A Chicago edition is theprintedblogvol1no13_chi_loop.

The Obama photo is a never-before published image, taken during campaigning by a freelancer whose work has been published in Time magazine and The New York Times. It is a good example of the high-caliber photographers we’re getting.

A Los Angeles edition is theprintedblogvol1no11_la:

Warning: The files are big (3.3 MB to 5.1 MB).

The Union’s sister paper cuts publication days

The Nevada Appeal, one of The Union’s sister papers, will cut print publication to five days a week from seven starting Monday.

The 144-year-old Carson City newspaper will publish Wednesday through Sunday, eliminating its Monday and Tuesday editions. It blamed the cutback on declining ad revenue.

Some of the troubles are self-inflicted, however: Reno-based Swift has insisted on rolling out a tabloid edition, rather than a broadsheet, in markets such as Carson City and the Tahoe basin, partly to save money on paper.

It is patterned after Vail, now the site of an ugly newspaper war.

The tabloid format hasn’t always been well received by readers. You can’t easily divide the paper up at the breakfast table, for example.

When the paper is free, as it is in the Tahoe basin, you also lose subscription print revenue and can’t always make up the difference by charging more for ads. Many merchants complain that the ad rates already are too high.

In addition, the sharp newsroom cutbacks make it tougher to run a so-called “continuous newsroom,” where you need people to routinely update the online-only newspaper. That’s what the Truckee and Carson papers are resorting to on days when they don’t publish a print edition.

“This is not a decision that we took lightly; we certainly did not anticipate announcing an additional change following the recent redesign of the paper,” Publisher Niki Gladys said in a note to readers.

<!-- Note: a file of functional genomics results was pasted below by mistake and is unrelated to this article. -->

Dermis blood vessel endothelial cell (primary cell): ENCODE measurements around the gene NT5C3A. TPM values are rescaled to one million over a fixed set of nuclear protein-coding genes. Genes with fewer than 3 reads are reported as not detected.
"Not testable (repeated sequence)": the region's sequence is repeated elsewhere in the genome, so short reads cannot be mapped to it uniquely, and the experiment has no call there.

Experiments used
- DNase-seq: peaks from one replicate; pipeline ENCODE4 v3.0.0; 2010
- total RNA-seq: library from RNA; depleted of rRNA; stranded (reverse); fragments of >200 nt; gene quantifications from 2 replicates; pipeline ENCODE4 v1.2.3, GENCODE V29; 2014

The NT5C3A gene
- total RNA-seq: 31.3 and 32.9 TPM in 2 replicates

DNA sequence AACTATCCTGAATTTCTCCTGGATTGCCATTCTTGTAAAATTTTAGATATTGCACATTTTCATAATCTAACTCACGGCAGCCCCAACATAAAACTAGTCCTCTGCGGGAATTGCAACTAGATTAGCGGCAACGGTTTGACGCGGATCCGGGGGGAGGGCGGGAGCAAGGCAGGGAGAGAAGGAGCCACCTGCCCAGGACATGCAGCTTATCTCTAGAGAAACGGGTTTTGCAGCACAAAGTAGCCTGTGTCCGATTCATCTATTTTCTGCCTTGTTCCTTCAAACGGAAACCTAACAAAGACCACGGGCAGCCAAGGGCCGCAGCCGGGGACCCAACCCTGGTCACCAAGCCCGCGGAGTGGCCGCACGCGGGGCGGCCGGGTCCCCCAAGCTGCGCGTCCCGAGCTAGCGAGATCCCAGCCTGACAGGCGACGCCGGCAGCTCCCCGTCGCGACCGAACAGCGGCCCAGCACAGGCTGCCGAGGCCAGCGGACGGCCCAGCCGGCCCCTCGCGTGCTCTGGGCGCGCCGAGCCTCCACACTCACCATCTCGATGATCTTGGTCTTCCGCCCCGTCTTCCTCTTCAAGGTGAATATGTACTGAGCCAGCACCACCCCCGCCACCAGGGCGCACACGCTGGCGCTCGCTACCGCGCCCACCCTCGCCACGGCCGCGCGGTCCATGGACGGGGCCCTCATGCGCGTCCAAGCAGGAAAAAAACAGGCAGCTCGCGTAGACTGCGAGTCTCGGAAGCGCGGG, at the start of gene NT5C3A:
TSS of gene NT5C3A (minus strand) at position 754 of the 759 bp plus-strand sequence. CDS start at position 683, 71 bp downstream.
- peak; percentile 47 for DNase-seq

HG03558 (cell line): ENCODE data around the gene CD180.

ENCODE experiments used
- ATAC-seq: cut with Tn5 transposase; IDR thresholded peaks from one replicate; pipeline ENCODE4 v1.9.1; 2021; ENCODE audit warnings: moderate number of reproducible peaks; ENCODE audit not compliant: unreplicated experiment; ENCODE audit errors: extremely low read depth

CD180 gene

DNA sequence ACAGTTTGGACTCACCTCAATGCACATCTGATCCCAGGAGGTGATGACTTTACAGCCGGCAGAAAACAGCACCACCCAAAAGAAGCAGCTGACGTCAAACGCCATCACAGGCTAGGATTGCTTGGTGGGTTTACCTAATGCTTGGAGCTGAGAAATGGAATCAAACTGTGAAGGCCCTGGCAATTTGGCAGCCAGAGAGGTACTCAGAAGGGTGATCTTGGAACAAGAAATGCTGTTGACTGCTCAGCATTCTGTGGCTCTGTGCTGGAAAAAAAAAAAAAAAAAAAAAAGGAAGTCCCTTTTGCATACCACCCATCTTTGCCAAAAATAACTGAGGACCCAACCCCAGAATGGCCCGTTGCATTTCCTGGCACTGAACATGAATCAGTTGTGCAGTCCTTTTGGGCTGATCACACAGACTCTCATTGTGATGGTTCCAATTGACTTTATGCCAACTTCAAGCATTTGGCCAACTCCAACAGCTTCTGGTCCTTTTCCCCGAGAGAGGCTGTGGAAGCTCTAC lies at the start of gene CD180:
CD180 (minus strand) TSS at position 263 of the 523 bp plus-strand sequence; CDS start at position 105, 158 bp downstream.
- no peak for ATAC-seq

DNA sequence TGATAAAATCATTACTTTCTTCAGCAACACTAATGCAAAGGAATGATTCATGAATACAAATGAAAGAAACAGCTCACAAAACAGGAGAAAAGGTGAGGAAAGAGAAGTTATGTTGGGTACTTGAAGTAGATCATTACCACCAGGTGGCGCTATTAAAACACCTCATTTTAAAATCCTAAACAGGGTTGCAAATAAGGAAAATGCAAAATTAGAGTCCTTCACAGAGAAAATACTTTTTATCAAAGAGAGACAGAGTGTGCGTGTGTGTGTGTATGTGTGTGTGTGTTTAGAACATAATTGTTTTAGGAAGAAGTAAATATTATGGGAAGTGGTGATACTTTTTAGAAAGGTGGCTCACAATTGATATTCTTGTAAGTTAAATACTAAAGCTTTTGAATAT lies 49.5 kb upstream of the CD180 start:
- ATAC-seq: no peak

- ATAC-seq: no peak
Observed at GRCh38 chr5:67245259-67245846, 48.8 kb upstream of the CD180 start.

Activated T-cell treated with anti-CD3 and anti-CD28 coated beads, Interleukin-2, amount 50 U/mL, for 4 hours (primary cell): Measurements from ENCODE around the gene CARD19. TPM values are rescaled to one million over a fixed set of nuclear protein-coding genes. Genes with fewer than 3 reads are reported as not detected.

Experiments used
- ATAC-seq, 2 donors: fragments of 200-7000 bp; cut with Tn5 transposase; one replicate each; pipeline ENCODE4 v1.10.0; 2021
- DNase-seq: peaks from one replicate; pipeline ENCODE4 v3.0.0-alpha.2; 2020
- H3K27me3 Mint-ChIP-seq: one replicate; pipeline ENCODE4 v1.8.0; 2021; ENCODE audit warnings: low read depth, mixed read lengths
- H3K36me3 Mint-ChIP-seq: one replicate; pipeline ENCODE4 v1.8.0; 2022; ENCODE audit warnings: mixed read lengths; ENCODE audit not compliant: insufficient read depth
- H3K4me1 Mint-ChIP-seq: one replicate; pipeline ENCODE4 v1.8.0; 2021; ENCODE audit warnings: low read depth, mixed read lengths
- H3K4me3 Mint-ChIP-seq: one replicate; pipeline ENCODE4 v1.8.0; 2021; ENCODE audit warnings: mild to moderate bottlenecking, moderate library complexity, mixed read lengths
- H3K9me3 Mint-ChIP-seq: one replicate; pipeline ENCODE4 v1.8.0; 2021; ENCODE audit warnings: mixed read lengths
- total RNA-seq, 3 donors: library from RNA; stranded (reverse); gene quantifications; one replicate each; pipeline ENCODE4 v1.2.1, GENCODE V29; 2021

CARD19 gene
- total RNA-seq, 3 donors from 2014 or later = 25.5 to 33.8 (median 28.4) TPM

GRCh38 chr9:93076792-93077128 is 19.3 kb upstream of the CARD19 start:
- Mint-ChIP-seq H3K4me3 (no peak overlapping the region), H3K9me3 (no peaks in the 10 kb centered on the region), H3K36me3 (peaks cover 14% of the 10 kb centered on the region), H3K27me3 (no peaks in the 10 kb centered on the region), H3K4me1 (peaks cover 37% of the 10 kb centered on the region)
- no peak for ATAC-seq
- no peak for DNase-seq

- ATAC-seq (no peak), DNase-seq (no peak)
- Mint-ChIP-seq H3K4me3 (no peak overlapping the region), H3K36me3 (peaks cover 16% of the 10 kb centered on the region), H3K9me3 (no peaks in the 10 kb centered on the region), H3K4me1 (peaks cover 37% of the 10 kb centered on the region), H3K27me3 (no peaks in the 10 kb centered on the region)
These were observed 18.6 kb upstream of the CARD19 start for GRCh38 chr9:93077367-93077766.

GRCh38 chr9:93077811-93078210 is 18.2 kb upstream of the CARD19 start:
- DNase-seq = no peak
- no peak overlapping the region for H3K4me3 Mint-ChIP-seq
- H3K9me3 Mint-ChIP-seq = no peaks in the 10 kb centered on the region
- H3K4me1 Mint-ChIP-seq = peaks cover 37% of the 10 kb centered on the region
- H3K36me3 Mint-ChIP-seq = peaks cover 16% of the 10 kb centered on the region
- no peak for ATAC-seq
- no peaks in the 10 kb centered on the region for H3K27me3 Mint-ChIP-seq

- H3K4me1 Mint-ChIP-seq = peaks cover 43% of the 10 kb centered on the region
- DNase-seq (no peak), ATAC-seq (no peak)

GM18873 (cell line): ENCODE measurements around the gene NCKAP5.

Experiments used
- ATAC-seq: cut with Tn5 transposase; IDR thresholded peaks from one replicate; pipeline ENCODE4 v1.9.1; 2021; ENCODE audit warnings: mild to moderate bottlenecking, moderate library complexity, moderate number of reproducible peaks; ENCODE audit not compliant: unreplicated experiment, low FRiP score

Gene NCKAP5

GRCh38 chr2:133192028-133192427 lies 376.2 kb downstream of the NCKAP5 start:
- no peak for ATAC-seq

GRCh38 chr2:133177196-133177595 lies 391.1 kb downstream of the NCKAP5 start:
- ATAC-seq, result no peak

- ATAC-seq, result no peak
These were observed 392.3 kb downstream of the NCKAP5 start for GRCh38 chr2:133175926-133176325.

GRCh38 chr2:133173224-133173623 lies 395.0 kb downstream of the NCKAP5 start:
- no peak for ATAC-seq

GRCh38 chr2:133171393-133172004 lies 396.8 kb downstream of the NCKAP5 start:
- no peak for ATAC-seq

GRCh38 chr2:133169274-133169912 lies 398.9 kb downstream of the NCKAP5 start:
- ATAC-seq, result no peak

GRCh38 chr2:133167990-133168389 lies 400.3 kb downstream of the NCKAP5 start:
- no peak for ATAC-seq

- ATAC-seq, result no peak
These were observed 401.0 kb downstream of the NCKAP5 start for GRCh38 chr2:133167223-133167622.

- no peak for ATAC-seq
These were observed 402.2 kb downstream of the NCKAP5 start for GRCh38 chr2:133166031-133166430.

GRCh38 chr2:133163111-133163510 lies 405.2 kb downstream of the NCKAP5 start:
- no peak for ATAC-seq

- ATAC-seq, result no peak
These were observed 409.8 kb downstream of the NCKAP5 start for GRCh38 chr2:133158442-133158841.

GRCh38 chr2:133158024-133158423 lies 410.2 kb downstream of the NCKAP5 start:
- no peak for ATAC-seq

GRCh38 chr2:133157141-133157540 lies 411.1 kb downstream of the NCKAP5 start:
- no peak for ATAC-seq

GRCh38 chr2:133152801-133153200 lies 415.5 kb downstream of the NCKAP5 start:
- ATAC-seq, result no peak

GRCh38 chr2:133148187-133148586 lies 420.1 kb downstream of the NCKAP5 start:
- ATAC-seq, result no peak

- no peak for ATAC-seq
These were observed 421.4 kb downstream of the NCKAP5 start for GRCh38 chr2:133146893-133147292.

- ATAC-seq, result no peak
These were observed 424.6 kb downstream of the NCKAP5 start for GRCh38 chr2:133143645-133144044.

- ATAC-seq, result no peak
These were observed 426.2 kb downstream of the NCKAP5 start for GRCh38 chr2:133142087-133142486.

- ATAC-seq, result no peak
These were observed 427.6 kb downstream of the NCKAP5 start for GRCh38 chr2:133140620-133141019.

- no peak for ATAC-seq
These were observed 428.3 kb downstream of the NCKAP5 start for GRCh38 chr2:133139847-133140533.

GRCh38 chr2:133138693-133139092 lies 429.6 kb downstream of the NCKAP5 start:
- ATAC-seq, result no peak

“The combination of large retail advertisers exiting our market, unprecedented hikes in operational costs, and the overall realities of our current economy required us to rethink our business model.”

The tabloid format rolled out only a month ago, on April 1.

The AP also wrote a story about this, but I didn’t see in run in any of the local papers. It ran in the San Jose Mercury News, however.

In most cases, the papers operate in monopoly markets — but that could change. The barriers to entry for launching a new publication are almost nill, thanks to the Internet.

The Vail Daily’s former owner, Jim Pavelich, has proven that in the Vail market.

H1N1 virus, aka ‘Swine flu,’ update from county

The county provided an update of the H1N1 Virus in its “Friday memo,” reminding us that so far, there are no confirmed cases here and, in fact, no confirmed cases in any county contiguous with our county.

Our family just returned from an “excellent adventure” to Cuernavaca, outside of Mexico City, and are feeling happy and healthy. Yes, “we lived to tell about it.” (Some people have made queries, however).

The media hype of this virus is creating more panic than the “tweets” on Twitter. Some businesses and people are losing their perspective.

An example is here, where a flight on route to Washington, D.C., from Germany was diverted to Boston because a passenger complained of fly-like symptoms.

The best advice came from our President and others: Wash your hands. We keep some of that alcohol-based hand cleaner handy.

The detailed county memo released Friday is here.

Nevada City’s lone ice cream store closing

images-1Here’s a small-town scooplet and another sign of our local economic meltdown: The Confectionary Mine in downtown Nevada City is closing.

It is the lone store in the historic district dedicated to ice cream, an important item for a walkable, tourism oriented city such as my hometown.